Sunday, December 11, 2011

My SSAS databases are corrupted

Did you happen to have a unplanned shutdown?  This is quite likely to be the cause of the failure.  This is unlike SQL Server, which has a transaction log and will always recover databases on restart.
As I have mentioned earlier, SQL Server Analysis Services exploits the Windows File Cache to help minimise IO, which might lead you to suspect the Windows cache.  However SSAS uses the FlushFileBuffers API to minimise the possibility of having dirty pages in the Windows File Cache.  However, this does not protect SSAS from corruption on an unplanned shutdown.
So, if you really want to avoid corrupted SSAS databases on power failure, you should ensure your SSAS servers are supported by UPS.
Most production SSAS servers have UPS.  But, if you don't have UPS, like my demonstration site (http://RichardLees.com.au/Sites/Demonstrations) and, like my site, the cubes are continually updating, when the power fails, SSAS databases have a good chance of being corrupted.  The only solution to this, that I know of, is to restore the affected (typically all) SSAS databases.  I find the quickest way to do this is to stop SSAS, empty the SSAS data directory, start SSAS and recover all the databases.  One thing you will also need to do is add back any userids that had SSAS administrator privileges as they were held in a file on the SSAS data directory.

Tuesday, December 6, 2011

Windows Server Performance Tuning

I just came across this very good whitepaper on Windows 2008 Server performance tuning.  There is will be a lot of information that you already know, but you will probably learn some new things from this document.  There is quite a lot of information on storage, networking, processor utilisation and virtualisation.  The virtualisation section was most informative for me.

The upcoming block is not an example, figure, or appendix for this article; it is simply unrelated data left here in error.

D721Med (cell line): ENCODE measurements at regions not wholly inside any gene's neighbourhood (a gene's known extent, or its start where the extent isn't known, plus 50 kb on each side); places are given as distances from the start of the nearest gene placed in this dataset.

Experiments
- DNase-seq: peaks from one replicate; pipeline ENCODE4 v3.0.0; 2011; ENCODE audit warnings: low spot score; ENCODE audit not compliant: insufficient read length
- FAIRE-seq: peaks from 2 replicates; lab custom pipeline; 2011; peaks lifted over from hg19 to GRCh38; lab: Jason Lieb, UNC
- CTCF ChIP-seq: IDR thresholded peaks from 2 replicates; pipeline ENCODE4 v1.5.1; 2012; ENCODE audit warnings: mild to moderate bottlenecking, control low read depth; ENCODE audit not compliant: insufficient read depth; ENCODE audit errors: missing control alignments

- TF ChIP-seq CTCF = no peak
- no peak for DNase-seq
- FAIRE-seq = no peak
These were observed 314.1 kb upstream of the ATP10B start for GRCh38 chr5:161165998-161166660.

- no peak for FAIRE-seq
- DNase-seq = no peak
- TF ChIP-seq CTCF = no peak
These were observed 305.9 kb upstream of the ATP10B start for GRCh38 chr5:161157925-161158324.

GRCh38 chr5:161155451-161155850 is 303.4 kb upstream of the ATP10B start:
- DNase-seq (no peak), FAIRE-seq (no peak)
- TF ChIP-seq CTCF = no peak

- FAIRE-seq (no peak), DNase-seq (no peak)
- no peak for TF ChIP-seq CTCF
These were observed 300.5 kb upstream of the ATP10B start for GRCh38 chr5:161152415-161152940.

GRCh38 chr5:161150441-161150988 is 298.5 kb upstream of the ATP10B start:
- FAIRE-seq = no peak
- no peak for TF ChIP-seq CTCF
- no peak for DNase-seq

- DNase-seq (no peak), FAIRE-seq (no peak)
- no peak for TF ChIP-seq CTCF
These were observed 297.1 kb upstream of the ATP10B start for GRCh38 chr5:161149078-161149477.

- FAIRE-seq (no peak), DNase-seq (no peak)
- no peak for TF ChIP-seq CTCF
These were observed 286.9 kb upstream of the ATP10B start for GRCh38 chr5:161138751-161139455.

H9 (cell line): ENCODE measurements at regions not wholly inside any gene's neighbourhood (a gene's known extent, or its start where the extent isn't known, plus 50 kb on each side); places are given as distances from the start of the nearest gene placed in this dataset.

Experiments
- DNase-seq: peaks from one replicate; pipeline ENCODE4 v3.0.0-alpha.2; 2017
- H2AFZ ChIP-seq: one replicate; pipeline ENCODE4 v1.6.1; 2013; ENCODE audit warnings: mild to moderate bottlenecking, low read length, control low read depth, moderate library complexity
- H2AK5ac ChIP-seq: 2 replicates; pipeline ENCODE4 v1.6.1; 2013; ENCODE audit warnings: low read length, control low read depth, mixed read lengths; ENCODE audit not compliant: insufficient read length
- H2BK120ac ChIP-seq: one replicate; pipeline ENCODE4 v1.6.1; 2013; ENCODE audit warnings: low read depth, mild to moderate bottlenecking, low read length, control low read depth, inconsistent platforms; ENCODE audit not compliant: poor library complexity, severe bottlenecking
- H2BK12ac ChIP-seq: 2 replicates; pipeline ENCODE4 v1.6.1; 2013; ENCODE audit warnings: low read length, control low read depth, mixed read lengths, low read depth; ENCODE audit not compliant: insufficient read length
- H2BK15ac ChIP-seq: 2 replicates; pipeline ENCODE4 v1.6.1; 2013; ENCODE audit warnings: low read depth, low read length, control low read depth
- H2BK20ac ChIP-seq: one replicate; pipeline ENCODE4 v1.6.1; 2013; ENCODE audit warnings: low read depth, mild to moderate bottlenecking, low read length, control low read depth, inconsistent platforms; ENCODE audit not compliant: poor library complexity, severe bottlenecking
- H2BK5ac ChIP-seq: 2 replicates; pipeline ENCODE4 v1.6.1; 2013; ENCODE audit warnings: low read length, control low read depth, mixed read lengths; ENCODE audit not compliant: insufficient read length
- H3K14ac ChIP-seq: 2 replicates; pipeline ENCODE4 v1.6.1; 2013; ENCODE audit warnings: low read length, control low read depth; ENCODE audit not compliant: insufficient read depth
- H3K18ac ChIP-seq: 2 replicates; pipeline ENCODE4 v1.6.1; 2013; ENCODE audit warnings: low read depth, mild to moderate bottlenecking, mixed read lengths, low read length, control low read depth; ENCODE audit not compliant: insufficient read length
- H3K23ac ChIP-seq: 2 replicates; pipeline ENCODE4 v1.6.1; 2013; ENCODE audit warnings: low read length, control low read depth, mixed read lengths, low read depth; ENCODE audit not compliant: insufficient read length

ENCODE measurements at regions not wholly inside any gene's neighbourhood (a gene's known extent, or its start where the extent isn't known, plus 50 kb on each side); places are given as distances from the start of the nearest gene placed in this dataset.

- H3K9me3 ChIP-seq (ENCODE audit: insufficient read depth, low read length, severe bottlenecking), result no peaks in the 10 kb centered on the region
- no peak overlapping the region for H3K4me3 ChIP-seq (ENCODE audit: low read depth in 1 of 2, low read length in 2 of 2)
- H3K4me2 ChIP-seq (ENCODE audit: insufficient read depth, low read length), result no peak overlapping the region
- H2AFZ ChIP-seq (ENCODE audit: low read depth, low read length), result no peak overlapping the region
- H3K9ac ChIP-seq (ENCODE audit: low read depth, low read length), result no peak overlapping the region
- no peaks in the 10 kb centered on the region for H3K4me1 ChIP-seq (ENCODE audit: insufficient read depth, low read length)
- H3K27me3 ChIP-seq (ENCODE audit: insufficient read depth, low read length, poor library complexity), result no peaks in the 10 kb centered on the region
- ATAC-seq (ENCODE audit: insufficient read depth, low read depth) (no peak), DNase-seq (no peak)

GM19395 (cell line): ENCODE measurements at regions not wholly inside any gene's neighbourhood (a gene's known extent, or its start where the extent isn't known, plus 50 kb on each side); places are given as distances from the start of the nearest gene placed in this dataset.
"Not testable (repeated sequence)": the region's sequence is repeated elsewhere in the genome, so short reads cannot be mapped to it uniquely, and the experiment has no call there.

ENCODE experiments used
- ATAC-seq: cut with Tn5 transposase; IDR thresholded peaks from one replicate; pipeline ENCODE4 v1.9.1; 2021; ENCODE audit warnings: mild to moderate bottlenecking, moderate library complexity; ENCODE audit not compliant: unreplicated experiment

The document is in Word format http://msdn.microsoft.com/en-us/windows/hardware/gg463394

Monday, December 5, 2011

Why doesn't SSAS cache the entire cube?

Would you expect a 36GB server dedicated to SSAS to eventually cache an entire 11GB cube in memory?  If so, you would be wrong.  SSAS does not necessarily keep aggregations in memory, even though memory used is less than Memory\LowMemoryLimit.

I have seen this effect on many production servers but never quite believed it.  There is much more RAM than cube size, yet SSAS is continually losing data from cache and asking for physical IO.  Actually, SSAS relies on the Windows File Cache to reduce much of its IO.  However, the Windows File Cache does not cache the entire cube either.

To demonstrate this effect, I have set up a 36GB server, dedicated to SSAS, and set up an 11GB MOLAP cube.  Then, over a period of 19 hours, I have client tasks querying the cube in a semi random fashion.  The MOLAP cube was not updated over the period.  Over the 19 hours, if SSAS or Windows File Cache were effective, there wouldn't be much more than 11GB of read IO on the SSAS data drive over the 19 hours.  However, the system reached an equilibrium, where it was requesting over 20MB of read IO/second.  If you add this up, the system read 1.3 terabytes of data from the 11GB cube (20MB*60*60*19).  Obviously, the system was not effectively caching the cube.  This is very different from SQL Server, which would quite happily keep an 11GB database in memory, effectively eliminating further read IO.

My server was running Windows 2008, SQL Server 2008 R2 with default configuration settings.  The SSAS database was located on the d: drive.  Nothing else is located on the d: drive
Here is a Perfmon chart with some of the key counters during my test.
SSAS (msmdsrv.exe) did not use more than 12GB of memory during the test, which is well below the LowMemoryLimit 65% (which is about 23GB).

During the 19 hours, SSAS requested, on average, 102MB/second of read IO.  The Windows File Cache was able to satisfy about 80% of these read requests, so the physical disk bytes/second was only 20MB/second. 

The Perfmon chart above shows some of the key counters.  Notice
  • The Process (msmdsrv) Bytes/second y axis scale is in MB, often going off scale at 100MB/sec. These are not necessarily physical IO, as the Windows cache will satisfy many.
  • The PhysicalDisk Bytes/second is averaging 20.1MB/second for the 19 hours
  • The Windows Cache Bytes is sitting between 0.6GB and 1.1 GB.
  • The red line (Cache Copy Reads/sec) is the IO requested of the cache.  These are IO that the Windows cache has managed to satisfy by finding the page in its cache.
  • See how the Cache Copy Reads/sec is satisfying IO requested of the msmdsrv process, reducing the PhysicalDisk Bytes/sec.  Not so easy to see, as the reads are reads/sec, while the PhysicalDisk and Process are in bytes/sec, but you can see it.